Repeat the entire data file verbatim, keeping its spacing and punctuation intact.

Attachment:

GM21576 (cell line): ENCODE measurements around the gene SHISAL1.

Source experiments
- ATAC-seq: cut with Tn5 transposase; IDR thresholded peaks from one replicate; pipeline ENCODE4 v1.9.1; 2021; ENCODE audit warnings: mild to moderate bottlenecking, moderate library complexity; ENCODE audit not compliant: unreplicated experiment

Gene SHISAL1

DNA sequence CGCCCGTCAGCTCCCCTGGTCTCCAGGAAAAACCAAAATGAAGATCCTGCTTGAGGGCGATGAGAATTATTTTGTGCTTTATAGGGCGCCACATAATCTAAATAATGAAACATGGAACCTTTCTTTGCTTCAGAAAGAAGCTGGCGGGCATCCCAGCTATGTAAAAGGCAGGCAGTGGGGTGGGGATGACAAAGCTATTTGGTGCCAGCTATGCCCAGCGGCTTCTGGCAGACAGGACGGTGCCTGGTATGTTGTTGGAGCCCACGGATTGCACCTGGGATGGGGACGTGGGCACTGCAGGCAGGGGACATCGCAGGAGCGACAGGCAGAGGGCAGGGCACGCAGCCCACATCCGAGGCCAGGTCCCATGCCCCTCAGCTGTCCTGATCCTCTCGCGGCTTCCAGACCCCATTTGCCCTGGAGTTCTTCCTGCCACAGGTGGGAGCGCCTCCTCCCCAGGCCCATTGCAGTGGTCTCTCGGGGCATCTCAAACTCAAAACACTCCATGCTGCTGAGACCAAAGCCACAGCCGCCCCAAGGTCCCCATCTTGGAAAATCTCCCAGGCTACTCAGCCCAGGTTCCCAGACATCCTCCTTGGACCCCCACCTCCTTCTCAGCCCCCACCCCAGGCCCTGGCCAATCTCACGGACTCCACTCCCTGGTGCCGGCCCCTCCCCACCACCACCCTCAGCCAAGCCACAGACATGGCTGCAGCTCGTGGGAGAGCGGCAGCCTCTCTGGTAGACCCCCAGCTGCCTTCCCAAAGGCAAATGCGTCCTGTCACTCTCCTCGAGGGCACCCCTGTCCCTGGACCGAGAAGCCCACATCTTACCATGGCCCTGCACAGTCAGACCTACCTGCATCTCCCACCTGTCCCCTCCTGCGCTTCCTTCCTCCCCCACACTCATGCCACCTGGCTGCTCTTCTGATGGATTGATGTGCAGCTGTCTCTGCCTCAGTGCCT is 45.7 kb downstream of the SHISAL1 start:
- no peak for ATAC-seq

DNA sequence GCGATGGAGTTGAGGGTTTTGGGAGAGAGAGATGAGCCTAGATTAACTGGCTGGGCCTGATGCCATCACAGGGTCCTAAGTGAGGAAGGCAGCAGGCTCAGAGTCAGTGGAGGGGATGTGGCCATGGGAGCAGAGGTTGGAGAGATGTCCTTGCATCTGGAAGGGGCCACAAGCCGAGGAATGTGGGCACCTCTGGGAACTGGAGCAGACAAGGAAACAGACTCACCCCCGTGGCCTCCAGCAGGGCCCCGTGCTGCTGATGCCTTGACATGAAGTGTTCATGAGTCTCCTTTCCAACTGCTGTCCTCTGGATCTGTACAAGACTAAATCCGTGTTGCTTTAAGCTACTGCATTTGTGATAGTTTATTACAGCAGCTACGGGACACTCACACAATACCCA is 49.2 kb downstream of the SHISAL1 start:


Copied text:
GM21576 (cell line): ENCODE measurements around the gene SHISAL1.

Source experiments
- ATAC-seq: cut with Tn5 transposase; IDR thresholded peaks from one replicate; pipeline ENCODE4 v1.9.1; 2021; ENCODE audit warnings: mild to moderate bottlenecking, moderate library complexity; ENCODE audit not compliant: unreplicated experiment

Gene SHISAL1

DNA sequence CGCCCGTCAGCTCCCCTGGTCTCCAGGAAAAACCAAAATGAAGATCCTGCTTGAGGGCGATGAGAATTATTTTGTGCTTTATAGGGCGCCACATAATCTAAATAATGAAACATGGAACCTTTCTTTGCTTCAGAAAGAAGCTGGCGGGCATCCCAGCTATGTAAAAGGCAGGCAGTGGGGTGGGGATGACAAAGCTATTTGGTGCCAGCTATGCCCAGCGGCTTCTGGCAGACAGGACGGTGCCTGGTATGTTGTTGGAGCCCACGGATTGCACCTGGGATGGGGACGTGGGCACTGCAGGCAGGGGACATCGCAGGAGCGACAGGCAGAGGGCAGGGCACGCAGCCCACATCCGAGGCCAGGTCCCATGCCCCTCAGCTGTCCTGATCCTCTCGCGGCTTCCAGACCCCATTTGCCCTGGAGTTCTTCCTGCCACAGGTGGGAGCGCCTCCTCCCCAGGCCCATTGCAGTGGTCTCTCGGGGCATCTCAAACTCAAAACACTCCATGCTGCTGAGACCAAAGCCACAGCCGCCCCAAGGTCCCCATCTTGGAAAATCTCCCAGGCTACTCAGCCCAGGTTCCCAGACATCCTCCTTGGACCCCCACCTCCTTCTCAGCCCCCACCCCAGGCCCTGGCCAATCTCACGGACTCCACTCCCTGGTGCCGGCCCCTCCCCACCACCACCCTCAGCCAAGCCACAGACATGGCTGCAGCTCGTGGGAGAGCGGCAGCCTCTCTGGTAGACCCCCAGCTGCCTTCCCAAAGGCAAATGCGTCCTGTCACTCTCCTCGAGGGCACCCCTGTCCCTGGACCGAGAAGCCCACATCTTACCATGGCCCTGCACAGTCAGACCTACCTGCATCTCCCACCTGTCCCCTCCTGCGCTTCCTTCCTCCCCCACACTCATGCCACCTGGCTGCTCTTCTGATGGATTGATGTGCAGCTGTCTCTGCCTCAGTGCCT is 45.7 kb downstream of the SHISAL1 start:
- no peak for ATAC-seq

DNA sequence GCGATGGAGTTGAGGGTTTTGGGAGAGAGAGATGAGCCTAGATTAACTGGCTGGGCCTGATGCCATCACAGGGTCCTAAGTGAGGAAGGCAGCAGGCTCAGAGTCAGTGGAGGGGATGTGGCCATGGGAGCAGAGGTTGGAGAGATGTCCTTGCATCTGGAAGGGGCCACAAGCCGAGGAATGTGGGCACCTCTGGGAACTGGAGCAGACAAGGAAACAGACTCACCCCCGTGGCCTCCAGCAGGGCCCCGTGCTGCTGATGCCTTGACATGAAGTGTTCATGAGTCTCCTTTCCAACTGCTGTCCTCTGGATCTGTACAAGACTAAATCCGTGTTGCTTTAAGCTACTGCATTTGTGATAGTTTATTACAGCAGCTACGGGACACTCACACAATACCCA is 49.2 kb downstream of the SHISAL1 start: